Matt Ranen

Much of Matt's expertise comes from nine years as a leader at Global Business Network (GBN), the pioneering scenario consultancy that helped elevate the field of scenario planning worldwide. At GBN, and its parent firm, Monitor Group, Matt designed and led customized client engagements across a range of industries, globally, and served as an instructor in the methodology for both public and private courses. While at GBN, he developed new elements of the scenario methodology to connect it to strategy, innovation and risk management decision tools.

Matt complements this with over eleven years of work in product management and new product development at a variety of technology and media companies--including start ups--where he helped define and launch new-to-the-world products and services. His industry experience provides a practical foundation for connecting the broad issues explored in scenario work to tangible client decisions and solutions.

Matt received an MBA from Northwestern's Kellogg School of Management and a B.A. in applied math from Harvard University.

He lives in the San Francisco Bay Area and works globally.

See Matt's LinkedIn page for more details.

 

Steve Weber

Steve is a Professor in the Political Science Department and in the The School of Information at UC Berkeley. He works at the intersection of technology markets, intellectual property regimes, and international political economy.  A professor since 1990, Steve was one of the early leaders at GBN and helped to establish scenario planning as a core methodology in business, government, and non-profit sectors.  He was later a Senior Advisor at Monitor Group where he focused on developing growth strategies for C-suite executives in knowledge intensive industries and competitiveness strategies for both emerging and developed countries.  As Senior Political Advisor at the Glover Park Group, he developed communications and negotiation strategies for firms and industry associations whose markets meet regulatory, public relations, and foreign direct investment concerns.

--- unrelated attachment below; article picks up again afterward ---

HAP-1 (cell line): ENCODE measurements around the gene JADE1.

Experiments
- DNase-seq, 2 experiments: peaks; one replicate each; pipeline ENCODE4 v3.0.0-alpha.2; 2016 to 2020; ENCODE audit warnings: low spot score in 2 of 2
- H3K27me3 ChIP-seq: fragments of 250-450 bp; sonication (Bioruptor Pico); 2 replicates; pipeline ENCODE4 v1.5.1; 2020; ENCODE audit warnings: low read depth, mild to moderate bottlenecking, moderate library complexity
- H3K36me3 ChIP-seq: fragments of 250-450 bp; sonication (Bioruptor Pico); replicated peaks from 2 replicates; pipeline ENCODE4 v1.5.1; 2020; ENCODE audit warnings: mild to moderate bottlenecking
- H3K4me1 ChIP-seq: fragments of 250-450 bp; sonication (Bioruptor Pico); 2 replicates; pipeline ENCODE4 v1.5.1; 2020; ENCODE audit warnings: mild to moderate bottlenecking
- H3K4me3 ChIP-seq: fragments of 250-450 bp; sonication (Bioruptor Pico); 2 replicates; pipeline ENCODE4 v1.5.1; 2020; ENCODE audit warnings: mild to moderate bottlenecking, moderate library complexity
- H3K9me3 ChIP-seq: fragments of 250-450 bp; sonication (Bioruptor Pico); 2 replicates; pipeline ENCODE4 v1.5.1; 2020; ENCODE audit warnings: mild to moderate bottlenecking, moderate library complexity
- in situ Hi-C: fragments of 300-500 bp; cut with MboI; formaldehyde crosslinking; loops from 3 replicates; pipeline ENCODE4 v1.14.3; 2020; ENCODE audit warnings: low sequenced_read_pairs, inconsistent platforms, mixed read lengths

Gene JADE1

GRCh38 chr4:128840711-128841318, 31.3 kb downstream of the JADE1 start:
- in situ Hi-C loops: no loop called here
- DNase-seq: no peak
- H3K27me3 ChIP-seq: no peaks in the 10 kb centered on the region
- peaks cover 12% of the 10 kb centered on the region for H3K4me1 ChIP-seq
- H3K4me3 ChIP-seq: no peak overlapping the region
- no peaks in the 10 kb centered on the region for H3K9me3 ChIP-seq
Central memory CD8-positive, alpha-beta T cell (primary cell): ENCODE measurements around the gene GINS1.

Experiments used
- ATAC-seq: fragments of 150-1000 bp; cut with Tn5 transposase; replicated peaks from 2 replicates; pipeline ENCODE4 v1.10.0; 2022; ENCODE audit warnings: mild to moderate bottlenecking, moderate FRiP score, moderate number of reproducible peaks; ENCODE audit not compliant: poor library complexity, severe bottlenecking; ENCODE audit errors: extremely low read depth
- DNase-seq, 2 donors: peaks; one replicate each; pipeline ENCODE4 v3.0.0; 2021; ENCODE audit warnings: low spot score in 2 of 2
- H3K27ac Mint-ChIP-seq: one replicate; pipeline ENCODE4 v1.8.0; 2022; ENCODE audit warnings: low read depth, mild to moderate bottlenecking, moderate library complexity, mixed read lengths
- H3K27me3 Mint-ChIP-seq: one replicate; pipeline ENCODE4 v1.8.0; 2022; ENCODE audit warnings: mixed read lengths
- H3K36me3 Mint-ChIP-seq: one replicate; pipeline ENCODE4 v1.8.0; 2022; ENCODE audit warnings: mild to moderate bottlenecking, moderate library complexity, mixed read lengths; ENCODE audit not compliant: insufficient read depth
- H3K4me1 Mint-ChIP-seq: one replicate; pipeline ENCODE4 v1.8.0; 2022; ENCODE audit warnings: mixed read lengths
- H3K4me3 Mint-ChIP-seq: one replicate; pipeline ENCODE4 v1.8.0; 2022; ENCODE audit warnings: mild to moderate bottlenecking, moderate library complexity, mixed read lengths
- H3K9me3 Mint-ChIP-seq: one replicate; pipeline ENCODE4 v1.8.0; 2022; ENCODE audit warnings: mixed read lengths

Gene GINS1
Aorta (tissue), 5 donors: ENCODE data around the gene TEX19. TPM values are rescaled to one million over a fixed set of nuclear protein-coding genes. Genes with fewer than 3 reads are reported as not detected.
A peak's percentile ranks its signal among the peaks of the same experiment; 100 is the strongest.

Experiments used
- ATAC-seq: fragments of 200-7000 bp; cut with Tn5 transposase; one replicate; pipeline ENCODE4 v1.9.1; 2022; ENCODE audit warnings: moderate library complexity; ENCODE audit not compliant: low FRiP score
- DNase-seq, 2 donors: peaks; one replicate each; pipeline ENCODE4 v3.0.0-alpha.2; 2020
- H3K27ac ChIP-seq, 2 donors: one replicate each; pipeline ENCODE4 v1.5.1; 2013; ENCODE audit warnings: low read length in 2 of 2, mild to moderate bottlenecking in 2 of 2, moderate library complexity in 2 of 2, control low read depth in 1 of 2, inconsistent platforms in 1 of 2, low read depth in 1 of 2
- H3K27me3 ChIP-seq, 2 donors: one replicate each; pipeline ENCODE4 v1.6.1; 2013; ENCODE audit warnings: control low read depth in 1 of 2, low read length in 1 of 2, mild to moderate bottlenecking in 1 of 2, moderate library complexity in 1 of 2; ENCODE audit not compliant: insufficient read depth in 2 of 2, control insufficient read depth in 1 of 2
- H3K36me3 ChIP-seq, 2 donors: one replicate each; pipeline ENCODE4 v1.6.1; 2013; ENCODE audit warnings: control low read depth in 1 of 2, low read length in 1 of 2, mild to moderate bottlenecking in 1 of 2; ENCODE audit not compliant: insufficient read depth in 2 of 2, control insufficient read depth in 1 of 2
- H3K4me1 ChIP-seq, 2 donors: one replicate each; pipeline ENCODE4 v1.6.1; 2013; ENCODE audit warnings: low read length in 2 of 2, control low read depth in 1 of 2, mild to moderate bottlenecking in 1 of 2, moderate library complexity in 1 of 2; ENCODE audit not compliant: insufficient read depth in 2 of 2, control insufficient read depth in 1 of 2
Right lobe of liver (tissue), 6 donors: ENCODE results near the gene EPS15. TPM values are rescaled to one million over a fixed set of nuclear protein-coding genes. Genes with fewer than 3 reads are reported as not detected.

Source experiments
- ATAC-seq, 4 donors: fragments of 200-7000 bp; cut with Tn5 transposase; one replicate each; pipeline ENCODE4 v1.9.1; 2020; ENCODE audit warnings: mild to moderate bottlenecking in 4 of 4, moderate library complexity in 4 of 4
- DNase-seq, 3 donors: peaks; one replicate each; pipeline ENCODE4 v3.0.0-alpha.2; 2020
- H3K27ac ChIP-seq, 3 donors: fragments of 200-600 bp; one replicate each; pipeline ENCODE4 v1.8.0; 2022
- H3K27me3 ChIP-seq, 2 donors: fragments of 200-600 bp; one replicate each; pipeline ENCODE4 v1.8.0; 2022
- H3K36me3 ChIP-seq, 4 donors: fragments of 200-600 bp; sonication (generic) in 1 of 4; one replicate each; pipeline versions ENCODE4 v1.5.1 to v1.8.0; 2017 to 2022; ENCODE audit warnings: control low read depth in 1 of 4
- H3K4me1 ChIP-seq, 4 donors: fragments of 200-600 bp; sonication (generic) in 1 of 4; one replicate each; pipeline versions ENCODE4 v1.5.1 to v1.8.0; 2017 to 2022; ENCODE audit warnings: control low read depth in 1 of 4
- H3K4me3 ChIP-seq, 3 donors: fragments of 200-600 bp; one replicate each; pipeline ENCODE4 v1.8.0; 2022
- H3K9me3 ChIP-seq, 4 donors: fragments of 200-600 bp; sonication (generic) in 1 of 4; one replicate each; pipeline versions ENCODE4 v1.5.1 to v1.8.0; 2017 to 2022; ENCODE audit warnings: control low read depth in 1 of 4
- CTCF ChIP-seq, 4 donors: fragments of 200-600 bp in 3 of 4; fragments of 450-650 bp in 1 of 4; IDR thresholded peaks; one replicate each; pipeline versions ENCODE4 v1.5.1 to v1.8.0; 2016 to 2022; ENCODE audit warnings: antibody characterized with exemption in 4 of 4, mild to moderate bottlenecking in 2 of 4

Steve went to both medical school and graduate school in political science at Stanford.  He was a post-doc at Harvard and served as Special Political Consultant to the President of the European Bank for Reconstruction and Development.  He is best known for his research that explains how Open Source software communities work, and for his contributions to academic and public debates about the economics of globalization and foreign policy.  His academic work provides a forward-looking foundation for practical insights about macroeconomic shifts that influence the ideological, social, political, and organizational alignments that, in turn, shape today’s and tomorrow’s markets.